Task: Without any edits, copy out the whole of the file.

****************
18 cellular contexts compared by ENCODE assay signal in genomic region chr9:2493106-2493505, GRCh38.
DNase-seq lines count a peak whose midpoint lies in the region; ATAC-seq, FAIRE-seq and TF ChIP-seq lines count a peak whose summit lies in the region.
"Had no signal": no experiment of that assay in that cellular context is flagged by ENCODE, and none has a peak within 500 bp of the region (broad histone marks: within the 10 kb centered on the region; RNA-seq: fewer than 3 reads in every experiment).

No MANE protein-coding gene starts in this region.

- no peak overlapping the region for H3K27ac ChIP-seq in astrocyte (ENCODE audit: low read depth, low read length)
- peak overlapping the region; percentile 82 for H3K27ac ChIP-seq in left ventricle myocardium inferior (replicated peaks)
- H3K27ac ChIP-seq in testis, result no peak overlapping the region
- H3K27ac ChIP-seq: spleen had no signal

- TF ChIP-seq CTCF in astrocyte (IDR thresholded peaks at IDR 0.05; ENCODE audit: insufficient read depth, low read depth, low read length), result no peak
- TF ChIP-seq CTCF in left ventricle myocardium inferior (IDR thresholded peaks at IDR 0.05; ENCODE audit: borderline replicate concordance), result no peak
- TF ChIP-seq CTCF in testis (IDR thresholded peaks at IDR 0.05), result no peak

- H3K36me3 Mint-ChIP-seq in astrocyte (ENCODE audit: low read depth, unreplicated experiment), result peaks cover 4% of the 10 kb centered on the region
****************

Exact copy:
18 cellular contexts compared by ENCODE assay signal in genomic region chr9:2493106-2493505, GRCh38.
DNase-seq lines count a peak whose midpoint lies in the region; ATAC-seq, FAIRE-seq and TF ChIP-seq lines count a peak whose summit lies in the region.
"Had no signal": no experiment of that assay in that cellular context is flagged by ENCODE, and none has a peak within 500 bp of the region (broad histone marks: within the 10 kb centered on the region; RNA-seq: fewer than 3 reads in every experiment).

No MANE protein-coding gene starts in this region.

- no peak overlapping the region for H3K27ac ChIP-seq in astrocyte (ENCODE audit: low read depth, low read length)
- peak overlapping the region; percentile 82 for H3K27ac ChIP-seq in left ventricle myocardium inferior (replicated peaks)
- H3K27ac ChIP-seq in testis, result no peak overlapping the region
- H3K27ac ChIP-seq: spleen had no signal

- TF ChIP-seq CTCF in astrocyte (IDR thresholded peaks at IDR 0.05; ENCODE audit: insufficient read depth, low read depth, low read length), result no peak
- TF ChIP-seq CTCF in left ventricle myocardium inferior (IDR thresholded peaks at IDR 0.05; ENCODE audit: borderline replicate concordance), result no peak
- TF ChIP-seq CTCF in testis (IDR thresholded peaks at IDR 0.05), result no peak

- H3K36me3 Mint-ChIP-seq in astrocyte (ENCODE audit: low read depth, unreplicated experiment), result peaks cover 4% of the 10 kb centered on the region